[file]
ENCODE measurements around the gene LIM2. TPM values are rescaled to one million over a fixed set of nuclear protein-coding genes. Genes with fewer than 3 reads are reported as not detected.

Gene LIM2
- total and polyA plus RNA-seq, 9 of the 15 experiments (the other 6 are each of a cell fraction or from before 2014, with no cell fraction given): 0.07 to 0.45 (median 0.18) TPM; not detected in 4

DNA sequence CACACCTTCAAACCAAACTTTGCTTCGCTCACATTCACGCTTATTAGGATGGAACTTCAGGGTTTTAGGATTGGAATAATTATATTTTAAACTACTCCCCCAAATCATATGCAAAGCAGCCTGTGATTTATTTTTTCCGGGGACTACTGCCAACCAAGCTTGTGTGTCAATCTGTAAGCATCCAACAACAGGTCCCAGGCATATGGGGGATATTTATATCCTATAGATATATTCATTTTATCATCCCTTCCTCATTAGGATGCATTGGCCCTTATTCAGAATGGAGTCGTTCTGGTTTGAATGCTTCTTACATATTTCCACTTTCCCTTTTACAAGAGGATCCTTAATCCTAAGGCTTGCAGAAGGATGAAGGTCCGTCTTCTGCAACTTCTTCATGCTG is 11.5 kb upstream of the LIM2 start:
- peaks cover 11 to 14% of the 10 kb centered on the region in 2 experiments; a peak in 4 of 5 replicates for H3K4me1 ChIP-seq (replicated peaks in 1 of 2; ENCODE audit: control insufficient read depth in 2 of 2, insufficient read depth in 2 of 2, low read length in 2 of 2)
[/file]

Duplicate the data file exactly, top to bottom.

ENCODE measurements around the gene LIM2. TPM values are rescaled to one million over a fixed set of nuclear protein-coding genes. Genes with fewer than 3 reads are reported as not detected.

Gene LIM2
- total and polyA plus RNA-seq, 9 of the 15 experiments (the other 6 are each of a cell fraction or from before 2014, with no cell fraction given): 0.07 to 0.45 (median 0.18) TPM; not detected in 4

DNA sequence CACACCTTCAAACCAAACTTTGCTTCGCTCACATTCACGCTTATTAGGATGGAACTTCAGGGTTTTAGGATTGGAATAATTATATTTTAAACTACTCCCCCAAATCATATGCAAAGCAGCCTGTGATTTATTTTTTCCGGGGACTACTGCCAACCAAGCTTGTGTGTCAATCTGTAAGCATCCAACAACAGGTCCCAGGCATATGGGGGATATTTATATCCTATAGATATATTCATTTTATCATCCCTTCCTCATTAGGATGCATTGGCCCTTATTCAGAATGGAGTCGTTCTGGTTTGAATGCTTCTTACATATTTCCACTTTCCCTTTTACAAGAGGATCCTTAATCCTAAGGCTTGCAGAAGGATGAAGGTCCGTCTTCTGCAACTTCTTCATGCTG is 11.5 kb upstream of the LIM2 start:
- peaks cover 11 to 14% of the 10 kb centered on the region in 2 experiments; a peak in 4 of 5 replicates for H3K4me1 ChIP-seq (replicated peaks in 1 of 2; ENCODE audit: control insufficient read depth in 2 of 2, insufficient read depth in 2 of 2, low read length in 2 of 2)